“Not everything goes perfectly, things do go wrong,” Roy said. “But I think we pride ourselves on the fact that when things go wrong, we’re the best company to handle those challenges. Nothing throws us off. You could throw anything at us. It’s like, ‘So this just happened, what are we going to do now? We'll deal with it.’ We're very good at managing processes.”
On the first day of paving, it rained, and the temperature was not ideal. The crew saw the forecast ahead of time and decided to shift their attention to a binder repair during the worst of the downpour.
“Weather is always a challenge, but every paving company, at least in the Northeast, they’re always going to struggle with that, especially when you’re working far from home,” he said. “If that job was only 20 minutes away from our yard, maybe we would have handled it a little differently and rescheduled the job completely. But we were already up there, the equipment is in place, we’ve already got the hotel rooms, so what are we supposed to do? So it’s just another complexity.”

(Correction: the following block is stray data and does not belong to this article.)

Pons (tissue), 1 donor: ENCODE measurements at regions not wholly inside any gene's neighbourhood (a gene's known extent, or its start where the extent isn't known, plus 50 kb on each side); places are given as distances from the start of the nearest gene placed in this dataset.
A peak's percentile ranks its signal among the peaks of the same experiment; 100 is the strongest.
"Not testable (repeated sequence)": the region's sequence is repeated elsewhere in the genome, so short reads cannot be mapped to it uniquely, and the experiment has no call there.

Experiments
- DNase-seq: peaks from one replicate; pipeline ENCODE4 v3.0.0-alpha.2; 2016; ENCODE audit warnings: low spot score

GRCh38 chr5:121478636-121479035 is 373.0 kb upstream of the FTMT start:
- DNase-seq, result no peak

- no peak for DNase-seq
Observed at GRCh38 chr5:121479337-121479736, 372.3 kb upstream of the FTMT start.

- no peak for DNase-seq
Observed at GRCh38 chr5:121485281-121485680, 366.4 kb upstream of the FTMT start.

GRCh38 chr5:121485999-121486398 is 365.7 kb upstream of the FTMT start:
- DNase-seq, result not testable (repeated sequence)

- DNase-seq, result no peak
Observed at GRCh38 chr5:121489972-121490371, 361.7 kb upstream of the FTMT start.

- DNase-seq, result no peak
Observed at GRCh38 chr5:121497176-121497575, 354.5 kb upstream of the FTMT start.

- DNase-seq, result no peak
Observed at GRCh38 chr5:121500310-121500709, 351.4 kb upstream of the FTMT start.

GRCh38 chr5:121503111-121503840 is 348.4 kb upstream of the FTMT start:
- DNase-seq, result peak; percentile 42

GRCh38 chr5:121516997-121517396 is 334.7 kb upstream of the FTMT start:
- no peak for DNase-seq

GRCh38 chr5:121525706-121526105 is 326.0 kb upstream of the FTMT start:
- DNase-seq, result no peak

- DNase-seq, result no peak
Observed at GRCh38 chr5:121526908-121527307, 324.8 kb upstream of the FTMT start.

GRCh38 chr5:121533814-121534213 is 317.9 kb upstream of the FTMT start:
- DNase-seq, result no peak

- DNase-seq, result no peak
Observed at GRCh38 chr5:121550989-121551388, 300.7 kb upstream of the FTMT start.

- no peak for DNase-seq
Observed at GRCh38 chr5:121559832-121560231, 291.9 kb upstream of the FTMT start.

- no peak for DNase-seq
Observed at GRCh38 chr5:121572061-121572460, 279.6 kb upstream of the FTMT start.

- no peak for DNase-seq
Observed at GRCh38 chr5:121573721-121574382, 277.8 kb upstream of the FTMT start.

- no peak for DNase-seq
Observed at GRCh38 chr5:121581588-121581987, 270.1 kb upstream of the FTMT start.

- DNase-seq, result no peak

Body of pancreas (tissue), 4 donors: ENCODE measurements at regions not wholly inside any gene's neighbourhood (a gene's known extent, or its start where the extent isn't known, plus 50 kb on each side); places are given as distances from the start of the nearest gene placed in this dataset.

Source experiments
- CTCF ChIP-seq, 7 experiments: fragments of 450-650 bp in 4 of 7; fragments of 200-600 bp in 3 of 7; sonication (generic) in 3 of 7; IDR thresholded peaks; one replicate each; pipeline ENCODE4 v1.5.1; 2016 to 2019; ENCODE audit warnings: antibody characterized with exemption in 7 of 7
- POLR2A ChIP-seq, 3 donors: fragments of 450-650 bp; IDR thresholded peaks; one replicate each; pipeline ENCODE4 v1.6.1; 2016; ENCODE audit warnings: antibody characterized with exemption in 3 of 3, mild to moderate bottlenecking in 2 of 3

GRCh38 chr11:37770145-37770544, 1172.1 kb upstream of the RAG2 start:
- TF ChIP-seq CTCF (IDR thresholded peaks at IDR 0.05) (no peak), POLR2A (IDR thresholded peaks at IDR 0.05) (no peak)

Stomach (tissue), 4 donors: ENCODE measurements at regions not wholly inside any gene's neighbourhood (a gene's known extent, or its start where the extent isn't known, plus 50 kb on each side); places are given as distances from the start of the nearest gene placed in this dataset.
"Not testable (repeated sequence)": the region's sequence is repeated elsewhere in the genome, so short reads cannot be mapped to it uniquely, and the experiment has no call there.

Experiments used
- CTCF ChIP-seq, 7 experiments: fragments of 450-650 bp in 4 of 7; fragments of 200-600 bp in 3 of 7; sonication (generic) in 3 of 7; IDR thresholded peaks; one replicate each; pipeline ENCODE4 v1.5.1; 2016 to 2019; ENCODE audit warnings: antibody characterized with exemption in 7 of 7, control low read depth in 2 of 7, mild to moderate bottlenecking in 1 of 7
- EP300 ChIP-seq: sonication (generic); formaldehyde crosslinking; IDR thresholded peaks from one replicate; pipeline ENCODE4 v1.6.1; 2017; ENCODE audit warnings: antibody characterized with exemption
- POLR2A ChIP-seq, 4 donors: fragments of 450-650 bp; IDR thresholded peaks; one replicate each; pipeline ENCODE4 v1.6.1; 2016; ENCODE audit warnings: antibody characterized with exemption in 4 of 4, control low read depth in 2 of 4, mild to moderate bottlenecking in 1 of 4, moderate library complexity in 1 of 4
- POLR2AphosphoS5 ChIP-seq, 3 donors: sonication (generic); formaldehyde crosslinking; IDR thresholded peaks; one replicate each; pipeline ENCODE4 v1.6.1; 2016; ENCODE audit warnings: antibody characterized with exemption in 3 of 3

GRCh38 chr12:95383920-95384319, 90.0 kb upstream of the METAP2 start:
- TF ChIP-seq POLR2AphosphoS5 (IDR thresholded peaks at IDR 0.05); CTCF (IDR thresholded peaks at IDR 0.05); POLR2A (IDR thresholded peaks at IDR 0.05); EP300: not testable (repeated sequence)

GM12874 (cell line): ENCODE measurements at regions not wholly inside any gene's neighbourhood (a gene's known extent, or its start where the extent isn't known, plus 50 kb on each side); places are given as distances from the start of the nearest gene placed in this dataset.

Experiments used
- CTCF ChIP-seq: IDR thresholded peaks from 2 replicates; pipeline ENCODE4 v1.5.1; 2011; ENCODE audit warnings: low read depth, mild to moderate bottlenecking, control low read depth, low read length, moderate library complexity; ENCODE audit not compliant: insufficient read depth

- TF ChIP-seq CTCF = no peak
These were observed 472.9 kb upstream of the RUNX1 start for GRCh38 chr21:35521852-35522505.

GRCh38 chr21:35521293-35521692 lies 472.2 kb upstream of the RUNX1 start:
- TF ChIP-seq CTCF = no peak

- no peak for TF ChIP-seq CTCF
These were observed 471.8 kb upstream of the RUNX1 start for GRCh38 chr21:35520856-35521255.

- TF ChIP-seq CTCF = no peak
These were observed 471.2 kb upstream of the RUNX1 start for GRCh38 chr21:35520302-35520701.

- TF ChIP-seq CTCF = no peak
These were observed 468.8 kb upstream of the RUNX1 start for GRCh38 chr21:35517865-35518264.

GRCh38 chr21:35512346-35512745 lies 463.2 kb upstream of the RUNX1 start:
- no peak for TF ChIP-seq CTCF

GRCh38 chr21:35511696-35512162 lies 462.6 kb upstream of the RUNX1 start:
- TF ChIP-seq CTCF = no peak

All told, the company finished the project early.
“Completing the project ahead of schedule showed their meticulous planning and expert execution,” the award nomination stated. “The team's attention to detail extended to cleanup and complex areas, emphasizing their commitment to a polished and aesthetically pleasing finished product."
Continuing the Family Business
For Roy, paving is the family business. His grandfather, father and uncle all worked for the family’s paving company, before selling it to a private equity firm when Roy was in his early 20s. When the private equity firm went bankrupt a few years later, Roy was able to buy all the old equipment and hire the employees he and his family had worked with for decades.
“We handpicked all the really good people that were still there and/or had left the company,” Roy said. “We had picked this dream team. And we got the equipment. The customers that they were still working with, they needed help. They remembered us, they still liked us. So the customers are there, the equipment is there, the dream team is put back together. The flame has been lit; we just need to ignite it now.”
Roy's young children have shown an interest in paving and he hopes they might take part in the company one day.
"My goal is to create an organization that can lead the industry, and when I say lead the industry, I want to be known across the country and talked about in terms of 'one the best paving companies that you should try to replicate your business after,'" he said. "I want to be in that conversation. And when you get to be a company like that, that next generation is like, ‘Oh, wow, look at what we’re growing into. That sounds awesome.’ So that’s what we’re trying to build."